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Clin Cancer Res. 2014 Oct 15;20(20):5207-16. doi: 10.1158/1078-0432.CCR-14-0496.

Emerging role of infectious etiologies in the pathogenesis of marginal zone B-cell lymphomas.

Author information

1
Lymphoma Unit, Division of Research, Oncology Institute of Southern Switzerland, Bellinzona, Switzerland. ielsg@ticino.com.
2
Lymphoma Unit, Division of Research, Oncology Institute of Southern Switzerland, Bellinzona, Switzerland. Lymphoma and Genomics Research Program, IOR Institute of Oncology Research, Bellinzona, Switzerland.
3
Lymphoma Unit, Division of Research, Oncology Institute of Southern Switzerland, Bellinzona, Switzerland.

Abstract

Extranodal marginal zone B-cell lymphomas of the mucosa-associated lymphoid tissue (MALT) arise from lymphoid populations that are induced by chronic inflammation in extranodal sites. The most frequently affected organ is the stomach, where MALT lymphoma is incontrovertibly associated with a chronic gastritis induced by a microbial pathogen, Helicobacter pylori. Gastric MALT lymphoma therefore represents a paradigm for evaluating inflammation-associated lymphomagenesis, which may lead to a deeper understanding of a possible etiologic association between other microorganisms and nongastric marginal zone lymphomas. Besides infectious etiology, chronic inflammation caused by autoimmune diseases, such as Sjögren syndrome or Hashimoto thyroiditis, can also carry a significant risk factor for the development of marginal zone lymphoma. In addition to the continuous antigenic drive, additional oncogenic events play a relevant role in lymphoma growth and progression to the point at which the lymphoproliferative process may eventually become independent of antigenic stimulation. Recent studies on MALT lymphomas have in fact demonstrated genetic alterations affecting the NF-κB) pathway, a major signaling pathway involved in many cancers. This review aims to present marginal zone lymphoma as an example of the close pathogenetic link between chronic inflammation and tumor development, with particular attention to the role of infectious agents and the integration of these observations into everyday clinical practice. See all articles in this CCR Focus section, "Paradigm Shifts in Lymphoma."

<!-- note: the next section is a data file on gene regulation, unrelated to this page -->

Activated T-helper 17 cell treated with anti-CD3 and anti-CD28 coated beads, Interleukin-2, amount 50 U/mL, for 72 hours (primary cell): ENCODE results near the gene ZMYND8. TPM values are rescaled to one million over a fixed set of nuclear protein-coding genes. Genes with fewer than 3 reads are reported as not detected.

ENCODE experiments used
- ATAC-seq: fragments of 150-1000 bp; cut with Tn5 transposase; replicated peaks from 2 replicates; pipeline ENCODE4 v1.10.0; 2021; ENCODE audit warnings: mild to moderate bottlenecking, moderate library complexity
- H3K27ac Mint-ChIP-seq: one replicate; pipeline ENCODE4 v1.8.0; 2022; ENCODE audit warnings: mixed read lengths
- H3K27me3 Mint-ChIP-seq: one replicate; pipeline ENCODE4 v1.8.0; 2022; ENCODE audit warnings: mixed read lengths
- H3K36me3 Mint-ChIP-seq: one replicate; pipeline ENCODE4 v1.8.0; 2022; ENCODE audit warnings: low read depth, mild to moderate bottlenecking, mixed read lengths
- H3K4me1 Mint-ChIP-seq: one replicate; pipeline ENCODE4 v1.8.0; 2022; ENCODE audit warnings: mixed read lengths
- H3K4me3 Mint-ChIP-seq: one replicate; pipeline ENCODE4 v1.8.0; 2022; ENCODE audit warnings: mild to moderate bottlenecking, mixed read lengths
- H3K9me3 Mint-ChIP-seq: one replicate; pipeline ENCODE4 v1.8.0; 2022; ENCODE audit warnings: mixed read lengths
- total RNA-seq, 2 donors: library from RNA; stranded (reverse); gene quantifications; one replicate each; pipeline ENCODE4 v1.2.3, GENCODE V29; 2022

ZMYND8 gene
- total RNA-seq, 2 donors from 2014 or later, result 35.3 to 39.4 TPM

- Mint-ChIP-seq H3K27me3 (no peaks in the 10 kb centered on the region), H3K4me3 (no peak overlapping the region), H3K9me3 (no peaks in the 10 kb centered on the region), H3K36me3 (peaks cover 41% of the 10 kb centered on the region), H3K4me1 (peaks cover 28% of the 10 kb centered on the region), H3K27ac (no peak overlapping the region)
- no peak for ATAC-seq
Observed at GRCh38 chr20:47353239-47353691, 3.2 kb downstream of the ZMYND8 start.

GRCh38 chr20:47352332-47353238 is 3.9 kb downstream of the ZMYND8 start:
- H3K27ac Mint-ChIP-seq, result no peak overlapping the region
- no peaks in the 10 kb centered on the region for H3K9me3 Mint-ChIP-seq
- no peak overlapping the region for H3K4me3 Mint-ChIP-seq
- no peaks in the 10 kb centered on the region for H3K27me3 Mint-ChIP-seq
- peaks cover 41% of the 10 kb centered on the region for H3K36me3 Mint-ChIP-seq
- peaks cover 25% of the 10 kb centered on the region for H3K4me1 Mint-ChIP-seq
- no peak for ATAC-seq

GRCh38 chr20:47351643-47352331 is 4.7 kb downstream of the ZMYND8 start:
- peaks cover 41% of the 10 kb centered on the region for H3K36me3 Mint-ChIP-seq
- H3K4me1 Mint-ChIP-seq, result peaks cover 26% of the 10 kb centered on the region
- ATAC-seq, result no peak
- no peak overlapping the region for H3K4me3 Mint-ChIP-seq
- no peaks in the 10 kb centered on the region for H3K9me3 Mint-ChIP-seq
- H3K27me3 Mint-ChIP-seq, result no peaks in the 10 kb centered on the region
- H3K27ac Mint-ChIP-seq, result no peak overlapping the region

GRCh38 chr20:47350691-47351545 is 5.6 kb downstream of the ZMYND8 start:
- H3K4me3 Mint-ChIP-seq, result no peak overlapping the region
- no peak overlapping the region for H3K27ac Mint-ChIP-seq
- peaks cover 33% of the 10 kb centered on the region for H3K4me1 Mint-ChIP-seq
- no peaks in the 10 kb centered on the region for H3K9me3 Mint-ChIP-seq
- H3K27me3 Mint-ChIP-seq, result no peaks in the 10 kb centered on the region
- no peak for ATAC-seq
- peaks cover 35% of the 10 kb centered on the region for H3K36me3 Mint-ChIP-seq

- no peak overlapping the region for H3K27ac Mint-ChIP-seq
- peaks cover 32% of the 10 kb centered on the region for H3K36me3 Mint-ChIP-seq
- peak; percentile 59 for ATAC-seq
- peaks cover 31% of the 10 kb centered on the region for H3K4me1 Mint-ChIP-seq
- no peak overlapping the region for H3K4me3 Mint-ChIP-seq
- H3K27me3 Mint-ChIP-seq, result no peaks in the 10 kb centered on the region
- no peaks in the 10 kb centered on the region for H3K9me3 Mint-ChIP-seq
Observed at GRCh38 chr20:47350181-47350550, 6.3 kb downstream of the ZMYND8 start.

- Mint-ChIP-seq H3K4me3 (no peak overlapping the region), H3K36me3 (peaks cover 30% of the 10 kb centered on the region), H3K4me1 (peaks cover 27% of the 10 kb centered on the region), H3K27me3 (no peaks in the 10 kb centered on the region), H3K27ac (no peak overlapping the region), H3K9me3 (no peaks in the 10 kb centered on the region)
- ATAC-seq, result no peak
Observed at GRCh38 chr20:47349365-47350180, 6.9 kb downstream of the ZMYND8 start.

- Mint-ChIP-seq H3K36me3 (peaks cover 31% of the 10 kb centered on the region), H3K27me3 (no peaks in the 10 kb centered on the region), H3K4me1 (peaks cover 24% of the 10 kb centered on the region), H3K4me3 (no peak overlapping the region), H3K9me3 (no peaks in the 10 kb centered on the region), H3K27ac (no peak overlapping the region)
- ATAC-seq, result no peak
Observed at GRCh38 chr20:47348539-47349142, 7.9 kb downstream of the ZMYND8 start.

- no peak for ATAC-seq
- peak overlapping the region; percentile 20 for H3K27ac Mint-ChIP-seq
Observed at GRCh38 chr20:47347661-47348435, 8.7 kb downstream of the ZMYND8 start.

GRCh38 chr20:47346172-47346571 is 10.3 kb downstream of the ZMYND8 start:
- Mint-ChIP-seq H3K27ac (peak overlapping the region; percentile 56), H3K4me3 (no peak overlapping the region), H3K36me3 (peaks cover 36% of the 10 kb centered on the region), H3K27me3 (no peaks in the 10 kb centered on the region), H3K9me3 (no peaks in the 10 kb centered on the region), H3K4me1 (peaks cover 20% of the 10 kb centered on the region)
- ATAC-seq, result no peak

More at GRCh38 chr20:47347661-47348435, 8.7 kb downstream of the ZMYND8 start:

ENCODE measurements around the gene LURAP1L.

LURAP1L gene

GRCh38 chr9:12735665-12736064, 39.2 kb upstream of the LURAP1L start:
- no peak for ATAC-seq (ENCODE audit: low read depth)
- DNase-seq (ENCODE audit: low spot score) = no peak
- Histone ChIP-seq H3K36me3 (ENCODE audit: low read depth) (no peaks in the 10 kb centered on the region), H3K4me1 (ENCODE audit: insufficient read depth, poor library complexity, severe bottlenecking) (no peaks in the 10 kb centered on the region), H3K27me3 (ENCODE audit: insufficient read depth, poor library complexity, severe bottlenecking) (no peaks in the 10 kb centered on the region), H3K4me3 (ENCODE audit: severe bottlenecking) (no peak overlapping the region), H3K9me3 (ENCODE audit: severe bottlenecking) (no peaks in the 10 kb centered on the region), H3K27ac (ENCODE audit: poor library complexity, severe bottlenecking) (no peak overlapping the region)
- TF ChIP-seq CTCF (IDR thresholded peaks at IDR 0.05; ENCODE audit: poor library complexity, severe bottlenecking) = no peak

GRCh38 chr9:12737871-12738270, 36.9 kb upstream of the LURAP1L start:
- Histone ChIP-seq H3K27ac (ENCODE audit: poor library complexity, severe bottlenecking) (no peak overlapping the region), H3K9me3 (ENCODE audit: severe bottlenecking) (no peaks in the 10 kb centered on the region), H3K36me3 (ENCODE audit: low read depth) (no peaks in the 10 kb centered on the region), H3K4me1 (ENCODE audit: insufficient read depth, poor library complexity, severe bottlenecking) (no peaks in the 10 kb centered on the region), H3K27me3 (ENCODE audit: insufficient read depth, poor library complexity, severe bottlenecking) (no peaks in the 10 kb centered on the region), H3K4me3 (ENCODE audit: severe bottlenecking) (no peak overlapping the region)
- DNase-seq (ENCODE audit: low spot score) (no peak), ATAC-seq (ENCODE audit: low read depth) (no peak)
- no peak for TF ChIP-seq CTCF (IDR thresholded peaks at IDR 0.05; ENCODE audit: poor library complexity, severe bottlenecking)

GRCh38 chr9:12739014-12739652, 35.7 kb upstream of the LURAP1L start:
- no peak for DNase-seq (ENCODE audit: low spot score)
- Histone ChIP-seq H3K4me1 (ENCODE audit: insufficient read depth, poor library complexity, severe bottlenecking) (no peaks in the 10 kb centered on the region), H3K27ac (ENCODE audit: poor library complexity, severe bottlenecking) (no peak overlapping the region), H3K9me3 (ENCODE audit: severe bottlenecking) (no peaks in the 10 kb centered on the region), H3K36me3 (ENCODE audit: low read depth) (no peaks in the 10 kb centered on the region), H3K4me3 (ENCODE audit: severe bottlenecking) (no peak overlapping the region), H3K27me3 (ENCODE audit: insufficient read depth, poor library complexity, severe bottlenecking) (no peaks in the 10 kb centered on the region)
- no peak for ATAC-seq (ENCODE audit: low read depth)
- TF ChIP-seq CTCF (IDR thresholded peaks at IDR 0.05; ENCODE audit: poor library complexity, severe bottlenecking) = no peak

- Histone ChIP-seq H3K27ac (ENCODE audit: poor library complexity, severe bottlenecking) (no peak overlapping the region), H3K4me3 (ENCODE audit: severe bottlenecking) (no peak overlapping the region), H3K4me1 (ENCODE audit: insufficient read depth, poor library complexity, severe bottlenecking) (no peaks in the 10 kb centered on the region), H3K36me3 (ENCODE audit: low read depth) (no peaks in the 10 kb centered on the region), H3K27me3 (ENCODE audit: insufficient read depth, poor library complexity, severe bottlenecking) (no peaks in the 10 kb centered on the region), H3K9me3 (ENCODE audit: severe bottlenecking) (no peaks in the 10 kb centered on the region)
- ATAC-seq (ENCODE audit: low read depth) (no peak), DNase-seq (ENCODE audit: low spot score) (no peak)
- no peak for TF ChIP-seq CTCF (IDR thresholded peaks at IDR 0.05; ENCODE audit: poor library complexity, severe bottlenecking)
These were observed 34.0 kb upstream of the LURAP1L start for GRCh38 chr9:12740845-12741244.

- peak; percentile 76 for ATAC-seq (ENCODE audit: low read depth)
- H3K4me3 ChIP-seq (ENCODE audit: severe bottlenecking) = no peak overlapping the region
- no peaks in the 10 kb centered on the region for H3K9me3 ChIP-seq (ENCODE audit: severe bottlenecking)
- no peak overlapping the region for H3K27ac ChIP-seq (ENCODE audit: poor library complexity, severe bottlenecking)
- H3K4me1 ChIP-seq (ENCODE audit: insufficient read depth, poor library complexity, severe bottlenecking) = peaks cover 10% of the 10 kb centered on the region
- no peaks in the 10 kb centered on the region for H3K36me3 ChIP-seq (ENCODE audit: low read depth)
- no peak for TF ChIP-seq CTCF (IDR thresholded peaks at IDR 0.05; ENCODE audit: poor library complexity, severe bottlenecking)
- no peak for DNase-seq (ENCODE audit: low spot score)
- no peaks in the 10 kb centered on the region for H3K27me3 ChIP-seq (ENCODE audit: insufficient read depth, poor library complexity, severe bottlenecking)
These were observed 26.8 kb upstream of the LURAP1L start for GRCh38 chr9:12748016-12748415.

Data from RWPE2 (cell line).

PMID:
25320370
DOI:
10.1158/1078-0432.CCR-14-0496
[Indexed for MEDLINE]
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